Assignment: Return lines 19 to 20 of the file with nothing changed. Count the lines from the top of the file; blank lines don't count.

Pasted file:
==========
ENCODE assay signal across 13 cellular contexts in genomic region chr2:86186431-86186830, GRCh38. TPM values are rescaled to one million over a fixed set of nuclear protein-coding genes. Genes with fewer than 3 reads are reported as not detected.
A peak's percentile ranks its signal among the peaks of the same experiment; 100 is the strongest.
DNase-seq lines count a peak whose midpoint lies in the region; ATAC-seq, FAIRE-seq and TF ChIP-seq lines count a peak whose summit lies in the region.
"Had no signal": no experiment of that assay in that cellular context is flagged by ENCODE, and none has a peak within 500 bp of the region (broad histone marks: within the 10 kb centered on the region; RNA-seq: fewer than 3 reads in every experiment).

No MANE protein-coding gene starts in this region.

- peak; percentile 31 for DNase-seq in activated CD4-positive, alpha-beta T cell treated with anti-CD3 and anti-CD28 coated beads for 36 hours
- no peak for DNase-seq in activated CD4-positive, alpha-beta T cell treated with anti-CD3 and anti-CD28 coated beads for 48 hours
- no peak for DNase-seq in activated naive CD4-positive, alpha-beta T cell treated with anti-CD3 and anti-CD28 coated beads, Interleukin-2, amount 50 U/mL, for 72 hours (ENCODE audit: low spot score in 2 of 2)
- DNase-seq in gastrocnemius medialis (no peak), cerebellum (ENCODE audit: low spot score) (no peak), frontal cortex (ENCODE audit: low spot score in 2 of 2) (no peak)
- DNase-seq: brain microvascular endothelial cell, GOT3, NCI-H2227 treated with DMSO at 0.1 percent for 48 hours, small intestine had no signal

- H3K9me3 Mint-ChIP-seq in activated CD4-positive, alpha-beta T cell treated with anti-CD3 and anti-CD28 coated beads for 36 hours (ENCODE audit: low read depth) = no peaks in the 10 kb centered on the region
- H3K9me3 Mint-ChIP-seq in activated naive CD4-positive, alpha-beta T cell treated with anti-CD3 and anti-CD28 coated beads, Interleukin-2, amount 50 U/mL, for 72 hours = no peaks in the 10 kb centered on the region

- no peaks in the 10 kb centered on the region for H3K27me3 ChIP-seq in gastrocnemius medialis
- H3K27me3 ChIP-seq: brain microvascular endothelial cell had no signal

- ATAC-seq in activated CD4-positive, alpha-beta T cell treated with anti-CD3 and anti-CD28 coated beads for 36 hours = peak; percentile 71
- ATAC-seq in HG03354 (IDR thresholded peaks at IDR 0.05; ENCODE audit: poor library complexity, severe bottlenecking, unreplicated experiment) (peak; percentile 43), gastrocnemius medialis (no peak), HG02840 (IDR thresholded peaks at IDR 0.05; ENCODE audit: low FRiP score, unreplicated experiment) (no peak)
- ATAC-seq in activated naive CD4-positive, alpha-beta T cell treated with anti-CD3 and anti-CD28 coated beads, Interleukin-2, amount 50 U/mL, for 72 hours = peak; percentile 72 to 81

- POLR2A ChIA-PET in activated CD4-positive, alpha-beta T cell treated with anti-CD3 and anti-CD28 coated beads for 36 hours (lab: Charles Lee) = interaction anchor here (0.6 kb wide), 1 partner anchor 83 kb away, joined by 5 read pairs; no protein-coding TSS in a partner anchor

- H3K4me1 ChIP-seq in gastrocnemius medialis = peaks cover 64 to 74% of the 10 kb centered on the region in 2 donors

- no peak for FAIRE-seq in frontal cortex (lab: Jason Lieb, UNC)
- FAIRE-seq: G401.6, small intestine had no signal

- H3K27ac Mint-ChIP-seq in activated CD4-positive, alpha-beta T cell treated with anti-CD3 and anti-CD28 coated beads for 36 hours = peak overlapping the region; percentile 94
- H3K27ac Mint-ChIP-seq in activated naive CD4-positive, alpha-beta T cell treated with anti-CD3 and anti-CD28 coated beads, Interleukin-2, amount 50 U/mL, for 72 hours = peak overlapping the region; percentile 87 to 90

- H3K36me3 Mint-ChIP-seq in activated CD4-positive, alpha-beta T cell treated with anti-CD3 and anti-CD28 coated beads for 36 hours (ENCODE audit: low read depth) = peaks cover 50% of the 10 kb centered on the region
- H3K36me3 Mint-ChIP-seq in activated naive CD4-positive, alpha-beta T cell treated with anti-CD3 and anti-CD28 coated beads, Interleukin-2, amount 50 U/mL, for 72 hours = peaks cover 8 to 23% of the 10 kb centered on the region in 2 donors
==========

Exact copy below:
- H3K4me1 ChIP-seq in gastrocnemius medialis = peaks cover 64 to 74% of the 10 kb centered on the region in 2 donors

- no peak for FAIRE-seq in frontal cortex (lab: Jason Lieb, UNC)